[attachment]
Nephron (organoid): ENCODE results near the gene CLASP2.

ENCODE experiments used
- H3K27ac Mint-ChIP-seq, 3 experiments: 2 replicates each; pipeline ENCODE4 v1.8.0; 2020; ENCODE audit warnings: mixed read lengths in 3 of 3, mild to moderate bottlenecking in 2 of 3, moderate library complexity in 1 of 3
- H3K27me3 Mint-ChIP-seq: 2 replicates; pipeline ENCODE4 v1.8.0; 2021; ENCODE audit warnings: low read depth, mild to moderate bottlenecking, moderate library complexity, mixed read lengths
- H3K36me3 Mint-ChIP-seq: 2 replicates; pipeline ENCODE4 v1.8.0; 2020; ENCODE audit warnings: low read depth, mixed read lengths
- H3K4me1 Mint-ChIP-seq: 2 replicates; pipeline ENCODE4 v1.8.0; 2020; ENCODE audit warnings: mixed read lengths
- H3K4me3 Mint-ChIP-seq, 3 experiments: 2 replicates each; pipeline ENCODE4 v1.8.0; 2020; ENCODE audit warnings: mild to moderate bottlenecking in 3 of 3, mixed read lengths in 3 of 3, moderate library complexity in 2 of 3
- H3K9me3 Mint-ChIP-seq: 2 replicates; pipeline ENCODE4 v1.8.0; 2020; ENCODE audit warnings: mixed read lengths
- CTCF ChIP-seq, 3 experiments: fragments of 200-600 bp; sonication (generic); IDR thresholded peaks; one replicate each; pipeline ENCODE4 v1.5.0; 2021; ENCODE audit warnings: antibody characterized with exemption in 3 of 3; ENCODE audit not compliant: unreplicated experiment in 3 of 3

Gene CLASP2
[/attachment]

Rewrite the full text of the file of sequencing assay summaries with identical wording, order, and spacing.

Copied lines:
Nephron (organoid): ENCODE results near the gene CLASP2.

ENCODE experiments used
- H3K27ac Mint-ChIP-seq, 3 experiments: 2 replicates each; pipeline ENCODE4 v1.8.0; 2020; ENCODE audit warnings: mixed read lengths in 3 of 3, mild to moderate bottlenecking in 2 of 3, moderate library complexity in 1 of 3
- H3K27me3 Mint-ChIP-seq: 2 replicates; pipeline ENCODE4 v1.8.0; 2021; ENCODE audit warnings: low read depth, mild to moderate bottlenecking, moderate library complexity, mixed read lengths
- H3K36me3 Mint-ChIP-seq: 2 replicates; pipeline ENCODE4 v1.8.0; 2020; ENCODE audit warnings: low read depth, mixed read lengths
- H3K4me1 Mint-ChIP-seq: 2 replicates; pipeline ENCODE4 v1.8.0; 2020; ENCODE audit warnings: mixed read lengths
- H3K4me3 Mint-ChIP-seq, 3 experiments: 2 replicates each; pipeline ENCODE4 v1.8.0; 2020; ENCODE audit warnings: mild to moderate bottlenecking in 3 of 3, mixed read lengths in 3 of 3, moderate library complexity in 2 of 3
- H3K9me3 Mint-ChIP-seq: 2 replicates; pipeline ENCODE4 v1.8.0; 2020; ENCODE audit warnings: mixed read lengths
- CTCF ChIP-seq, 3 experiments: fragments of 200-600 bp; sonication (generic); IDR thresholded peaks; one replicate each; pipeline ENCODE4 v1.5.0; 2021; ENCODE audit warnings: antibody characterized with exemption in 3 of 3; ENCODE audit not compliant: unreplicated experiment in 3 of 3

Gene CLASP2